7 May 2015, Vol. 13, No. 5

Editorial: Taking article VI seriously
Ray Acheson | Reaching Critical Will of WILPF

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The heat is turning up at the NPT on discussions about effective measures, legal gaps, and the ban treaty. An increasing number of governments are firm in their conviction that now is the time to take concerted action, to try something new, and to achieve real progress for a nuclear weapon free world. There are of course a vocal minority trying desperately to hold onto their favoured discourse of “strategic stability,” “state security,” and “nuclear deterrence”. But most are demanding a “credible process to identify and pursue effective measures for nuclear disarmament” at this Review Conference.

The effective measures discussion has been on the rise since 2013 and is coming to a head this month. Through a series of working papers from the New Agenda Coalition as well as the Austrian Pledge—the latter of which has been endorsed by 80 states so far—the focus has become not if, but which, legally-binding treaty will best fill the legal gap for the prohibition and elimination of nuclear weapons.

Apparently not everyone believes there are gaps. Saying that article VI should be “taken seriously,” the Netherlands said, “We do not agree that there is a ‘legal gap’ with regard to this article.”

This is a surprising claim. There are legal gaps. Significant ones.

Some have been highlighted at this Review Conference. Austria and the New Agenda Coalition noted there is no comprehensive universal norm prohibiting use, transfer, or possession of nuclear weapons. There are other gaps as well—related to nuclear weapon development, production, and manufacture; testing; transfer or acquisition; transit; stockpiling; stationing; deployment; use or threat of use; and financing.

CELAC and South Africa highlighted the anomaly that nuclear weapons are the only WMD that have yet to be subjected to a comprehensive, global prohibition. This represents a broader gap in international law, where as Costa Rica noted, “weapons with unacceptable humanitarian consequences, such as biological and chemical weapons, preceded their prohibition and eventual elimination.”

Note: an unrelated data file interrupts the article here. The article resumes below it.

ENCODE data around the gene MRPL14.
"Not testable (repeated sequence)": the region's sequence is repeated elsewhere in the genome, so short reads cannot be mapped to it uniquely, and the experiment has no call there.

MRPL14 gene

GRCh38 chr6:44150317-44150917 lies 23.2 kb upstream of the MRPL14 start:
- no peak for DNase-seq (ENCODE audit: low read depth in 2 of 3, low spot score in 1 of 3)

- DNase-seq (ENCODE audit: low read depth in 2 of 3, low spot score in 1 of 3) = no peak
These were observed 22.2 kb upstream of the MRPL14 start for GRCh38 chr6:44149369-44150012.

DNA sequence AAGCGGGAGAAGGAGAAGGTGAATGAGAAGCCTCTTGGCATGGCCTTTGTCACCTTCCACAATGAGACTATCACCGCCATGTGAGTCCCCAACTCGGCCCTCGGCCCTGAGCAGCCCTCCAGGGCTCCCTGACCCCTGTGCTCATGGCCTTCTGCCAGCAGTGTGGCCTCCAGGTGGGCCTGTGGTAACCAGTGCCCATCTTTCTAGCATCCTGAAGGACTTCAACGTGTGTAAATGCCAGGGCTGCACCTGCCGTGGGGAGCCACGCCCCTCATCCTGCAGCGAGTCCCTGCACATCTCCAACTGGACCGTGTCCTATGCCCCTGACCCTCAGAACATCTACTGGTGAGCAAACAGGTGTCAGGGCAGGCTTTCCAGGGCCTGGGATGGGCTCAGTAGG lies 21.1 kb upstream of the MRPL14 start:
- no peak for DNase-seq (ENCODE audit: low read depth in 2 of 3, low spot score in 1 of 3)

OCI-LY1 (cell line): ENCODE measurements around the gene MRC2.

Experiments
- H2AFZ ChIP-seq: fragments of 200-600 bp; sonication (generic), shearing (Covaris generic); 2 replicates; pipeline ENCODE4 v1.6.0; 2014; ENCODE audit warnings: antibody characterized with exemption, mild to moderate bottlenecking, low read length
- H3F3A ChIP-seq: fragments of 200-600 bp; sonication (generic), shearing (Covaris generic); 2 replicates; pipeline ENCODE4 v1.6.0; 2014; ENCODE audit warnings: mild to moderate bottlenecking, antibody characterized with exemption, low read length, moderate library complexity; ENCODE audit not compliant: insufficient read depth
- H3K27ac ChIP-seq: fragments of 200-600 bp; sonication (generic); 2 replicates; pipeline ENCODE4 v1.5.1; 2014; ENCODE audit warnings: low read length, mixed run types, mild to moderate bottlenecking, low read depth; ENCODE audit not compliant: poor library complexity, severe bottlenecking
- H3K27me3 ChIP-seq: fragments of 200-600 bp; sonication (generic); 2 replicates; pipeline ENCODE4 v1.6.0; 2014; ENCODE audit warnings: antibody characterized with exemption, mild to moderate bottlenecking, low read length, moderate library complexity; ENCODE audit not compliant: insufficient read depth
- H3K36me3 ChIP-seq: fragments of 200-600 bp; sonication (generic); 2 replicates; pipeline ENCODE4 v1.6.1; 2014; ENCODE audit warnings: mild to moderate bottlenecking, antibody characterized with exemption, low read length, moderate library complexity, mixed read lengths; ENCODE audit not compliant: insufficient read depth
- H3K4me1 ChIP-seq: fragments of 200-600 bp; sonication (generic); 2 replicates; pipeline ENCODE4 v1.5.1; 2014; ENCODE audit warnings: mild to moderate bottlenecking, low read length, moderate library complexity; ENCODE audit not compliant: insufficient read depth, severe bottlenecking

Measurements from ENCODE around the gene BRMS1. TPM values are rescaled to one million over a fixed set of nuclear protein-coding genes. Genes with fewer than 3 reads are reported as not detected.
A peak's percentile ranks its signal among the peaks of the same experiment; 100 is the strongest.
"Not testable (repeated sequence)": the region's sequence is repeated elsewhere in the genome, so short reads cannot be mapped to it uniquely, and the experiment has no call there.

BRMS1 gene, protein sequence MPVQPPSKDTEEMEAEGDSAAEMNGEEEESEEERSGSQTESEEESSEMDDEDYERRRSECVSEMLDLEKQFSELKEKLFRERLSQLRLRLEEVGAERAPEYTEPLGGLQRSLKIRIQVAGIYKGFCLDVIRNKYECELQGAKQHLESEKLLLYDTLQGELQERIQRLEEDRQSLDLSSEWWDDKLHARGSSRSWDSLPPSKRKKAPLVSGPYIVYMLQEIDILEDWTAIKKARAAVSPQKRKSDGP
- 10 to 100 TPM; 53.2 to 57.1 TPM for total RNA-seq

These states—and all those others that have endorsed the Pledge, called for a treaty prohibiting nuclear weapons, and requested focused discussions on effective measures at this Review Conference—are taking article VI seriously. Very seriously. “Addressing those calls for action is not only highly recommended but it is a logical imperative for this Review Conference,” said Thailand, “which can only serve to strengthen the work of the NPT and the implementation of the instrument itself.”

The problem is that article VI is not taken seriously by the nuclear-armed states or their nuclear-dependent allies. The former seem to see it as a mere suggestion; the latter as an eventual, ultimate objective. They seem more interested in pursuing other “gaps” they have identified, such as a fissile material cut-off treaty, even though most of the nuclear-armed states are no longer producing fissile materials for weapon purposes.

But as the evidence on the catastrophic humanitarian consequences and the risks of intentional or accidental use of nuclear weapons show, there is no time to waste on making real progress for the prohibition and elimination of nuclear weapons. There is no time to “rely on some kind of grace and favour” of bilateral reductions by the nuclear-armed states, declared Ireland. “All of our citizens have a stake in this.”

“If these weapons are judged by the vast majority to be berefit of moral justification and utilitarian value,” asked Ireland, “if they have been shown to have appalling and indiscriminate destructive capacity to which the Hibakusha testify including at this Review Conference; why is there a reluctance to discuss legal pathways to eliminate them, as all States are obliged to do under the Treaty?”

Subsidiary body 1 is scheduled to hold focused discussions on effective measures for nuclear disarmament on Friday. States should focus on which legal instrument would best fill the legal gap for the prohibition and elimination of nuclear weapons. And all states must take these discussions very seriously.

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